March 27, 2003


Attorney Ronald Richards, who has won more, defended more, and resolved more MDMA cases than any attorney in the United States, once again, has proven that his firm gets REAL, tangible, results for persons accused of serious MDMA and MDMA related offenses.

On July 14, 2002, eight Israeli’s were arrested in a coordinated Custom’s-Torrance Police Department joint operation. Mr. Richards’s original client along with three co-defendants were arrested after retrieving 400,000 hits of MDMA from a motel in Long Beach. After two of the defendants were entrapped by a government informant to deliver the MDMA to Van Nuys, Mr. Richards’s first and second clients were robbed at gunpoint by a rival Israeli-Armenian group.

Richards first client on January 16, 2003 had his charges dismissed as Richards and Veteran Attorney Mike McDonnell asserted an entrapment defense both at the preliminary hearing and in the higher court. The District Attorney’s Office decided not to re-file against Richard’s client and re-arrested McDonnell’s client as well as the other two defendants.

Richards, who likes challenges, ultimately became retained by the second co-defendant Nury Atias who had been robbed at gunpoint for the MDMA. The forensic challenge for Richards was that Nury did not have the same entrapment arguments that Richard’s first client had. Nury never had any contact with the informant. However, Nuri was part of the original dismissal order. The clinical challenge was to figure out a way to throw a legal life rope which would allow Nury to bootstrap the previous dismissal into this new case. Within three weeks of retention, Richards set forth a collateral estoppel, forum shopping, and law of the case brief to try and persuade the District Attorney’s office that a resolution to the case is better than another dismissal. A second dismissal would have forever barred prosecution of the remaining three defendants. Hopefully, cooler heads would prevail and wasted years for these young people would be avoided as well as tax payer money.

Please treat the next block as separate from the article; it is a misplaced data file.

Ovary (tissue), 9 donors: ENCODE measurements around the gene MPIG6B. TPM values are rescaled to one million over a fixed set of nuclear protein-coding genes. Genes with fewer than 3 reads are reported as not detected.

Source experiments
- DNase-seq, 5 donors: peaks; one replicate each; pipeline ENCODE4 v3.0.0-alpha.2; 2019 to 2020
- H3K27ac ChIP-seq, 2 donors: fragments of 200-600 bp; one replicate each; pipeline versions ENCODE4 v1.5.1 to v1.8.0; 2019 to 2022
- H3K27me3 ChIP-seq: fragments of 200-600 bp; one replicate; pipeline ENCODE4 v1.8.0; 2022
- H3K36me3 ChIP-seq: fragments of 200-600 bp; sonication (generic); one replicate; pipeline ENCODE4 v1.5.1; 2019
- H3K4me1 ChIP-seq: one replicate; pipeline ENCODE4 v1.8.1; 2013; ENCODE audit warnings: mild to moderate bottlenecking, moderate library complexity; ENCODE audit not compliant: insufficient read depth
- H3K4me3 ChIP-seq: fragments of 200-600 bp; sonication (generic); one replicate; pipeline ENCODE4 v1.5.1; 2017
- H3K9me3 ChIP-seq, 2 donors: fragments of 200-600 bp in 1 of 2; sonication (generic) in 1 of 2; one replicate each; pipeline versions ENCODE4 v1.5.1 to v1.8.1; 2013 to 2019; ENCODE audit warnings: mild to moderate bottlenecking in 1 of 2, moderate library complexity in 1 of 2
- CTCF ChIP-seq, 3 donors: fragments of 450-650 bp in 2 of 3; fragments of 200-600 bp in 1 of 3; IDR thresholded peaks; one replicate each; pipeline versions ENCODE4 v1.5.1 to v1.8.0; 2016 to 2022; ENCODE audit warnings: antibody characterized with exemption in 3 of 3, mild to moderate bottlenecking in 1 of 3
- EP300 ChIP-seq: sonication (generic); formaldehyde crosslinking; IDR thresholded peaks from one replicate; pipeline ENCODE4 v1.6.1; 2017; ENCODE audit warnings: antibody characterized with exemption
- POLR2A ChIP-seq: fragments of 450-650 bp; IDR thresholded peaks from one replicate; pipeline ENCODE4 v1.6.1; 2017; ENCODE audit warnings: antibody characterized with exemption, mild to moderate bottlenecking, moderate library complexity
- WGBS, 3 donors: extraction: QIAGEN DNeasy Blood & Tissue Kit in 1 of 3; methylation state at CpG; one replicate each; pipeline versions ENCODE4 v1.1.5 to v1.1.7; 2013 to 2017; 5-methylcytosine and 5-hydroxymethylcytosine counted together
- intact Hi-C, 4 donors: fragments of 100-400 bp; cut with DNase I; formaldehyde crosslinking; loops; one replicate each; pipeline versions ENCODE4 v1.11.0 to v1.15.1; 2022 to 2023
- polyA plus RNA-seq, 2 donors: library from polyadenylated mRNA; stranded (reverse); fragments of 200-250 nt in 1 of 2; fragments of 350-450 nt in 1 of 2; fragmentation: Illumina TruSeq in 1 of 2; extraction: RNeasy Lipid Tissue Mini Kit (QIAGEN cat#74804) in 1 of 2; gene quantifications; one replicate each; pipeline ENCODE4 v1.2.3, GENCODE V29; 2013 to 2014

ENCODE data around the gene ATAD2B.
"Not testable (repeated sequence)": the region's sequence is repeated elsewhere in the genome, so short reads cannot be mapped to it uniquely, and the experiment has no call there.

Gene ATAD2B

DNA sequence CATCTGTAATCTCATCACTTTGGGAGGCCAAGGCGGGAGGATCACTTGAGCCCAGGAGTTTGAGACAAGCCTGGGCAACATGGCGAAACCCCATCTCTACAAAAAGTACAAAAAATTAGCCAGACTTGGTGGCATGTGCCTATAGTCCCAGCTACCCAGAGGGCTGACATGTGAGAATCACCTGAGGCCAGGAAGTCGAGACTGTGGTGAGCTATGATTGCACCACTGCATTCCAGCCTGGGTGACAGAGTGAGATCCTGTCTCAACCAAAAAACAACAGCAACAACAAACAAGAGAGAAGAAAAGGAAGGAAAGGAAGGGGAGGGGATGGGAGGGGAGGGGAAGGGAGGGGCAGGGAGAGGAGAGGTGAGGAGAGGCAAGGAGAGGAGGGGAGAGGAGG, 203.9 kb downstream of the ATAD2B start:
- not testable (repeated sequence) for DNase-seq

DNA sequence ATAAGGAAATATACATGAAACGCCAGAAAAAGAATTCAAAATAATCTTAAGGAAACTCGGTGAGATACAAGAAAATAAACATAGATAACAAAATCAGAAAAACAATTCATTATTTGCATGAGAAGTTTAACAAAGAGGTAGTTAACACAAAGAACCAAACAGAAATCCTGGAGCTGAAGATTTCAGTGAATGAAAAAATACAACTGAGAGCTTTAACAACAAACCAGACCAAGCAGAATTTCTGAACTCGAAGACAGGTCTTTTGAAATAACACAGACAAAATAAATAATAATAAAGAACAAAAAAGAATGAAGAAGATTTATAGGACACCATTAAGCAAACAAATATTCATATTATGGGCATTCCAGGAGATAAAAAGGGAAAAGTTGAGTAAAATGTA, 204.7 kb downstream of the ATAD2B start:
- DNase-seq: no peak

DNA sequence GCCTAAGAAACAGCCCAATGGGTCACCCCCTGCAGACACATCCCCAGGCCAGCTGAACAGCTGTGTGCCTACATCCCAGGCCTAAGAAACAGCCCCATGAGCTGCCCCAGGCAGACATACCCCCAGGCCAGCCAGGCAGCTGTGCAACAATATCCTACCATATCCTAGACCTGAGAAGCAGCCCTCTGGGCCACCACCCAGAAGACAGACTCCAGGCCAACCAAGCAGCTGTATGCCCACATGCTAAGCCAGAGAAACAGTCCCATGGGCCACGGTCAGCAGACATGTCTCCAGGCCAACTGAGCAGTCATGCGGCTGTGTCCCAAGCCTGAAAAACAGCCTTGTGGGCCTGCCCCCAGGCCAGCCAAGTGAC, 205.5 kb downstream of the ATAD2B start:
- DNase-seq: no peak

Being concerned about the remaining two co-defendants being left out in the cold, Richards proposed a resolution to package all three defendants into a global resolution even though he only represented one of the remaining three. On February 24, 2003, Richards received word that his proposal was accepted. Attorney Tony Brooklier who had joined the previous motions prepared by Richards in the first case prior to dismissal assisted Richards in pushing the deal through. The firm would like to thank Mr. Brooklier for always being available to deliberate on strategy and the law. At the last minute, Mr. Brooklier’s client refused the plea. David Z. Chesnoff from Las Vegas, NV was then called in who was representing defendant Tal Brisman in a companion case. Chesnoff orchestrated a county jail plea bargain for his client which then caused Brooklier’s client to finally see the light and take the gift of a deal. The firm would like to thank Mr. Chesnoff for his involvement in getting his client a great deal.

Today the three defendants plead guilty happily accepting the plea bargain. They received a negotiated sentence of 365 days. They have served 257 days plus 128 good time work time for a total of 385 days. They outlived the plea by 20 days due to the fighting. They will be released today having served out their sentence. These young boys are going home.

The three defendants’ were facing a minimum of 18 years and spent 8 months in custody with $1,000,000 bails. They will be released today to rejoin their supportive family members. They are allowed to return to Israel as well if they choose to do so.

For those defense attorneys who get discouraged some days, remember, hard work and dedication to one’s beliefs, abilities, and goals, usually will produce a better than expected result. The firm would like to thank the remaining defendants for not calling everyday, for never giving up, and for placing their lives in our hands. We take our responsibility seriously. The firm would also like to thank the District Attorney’s Office for making the just decision in this case. Not all prosecutors are unreasonable as evident by the resolution of this case.

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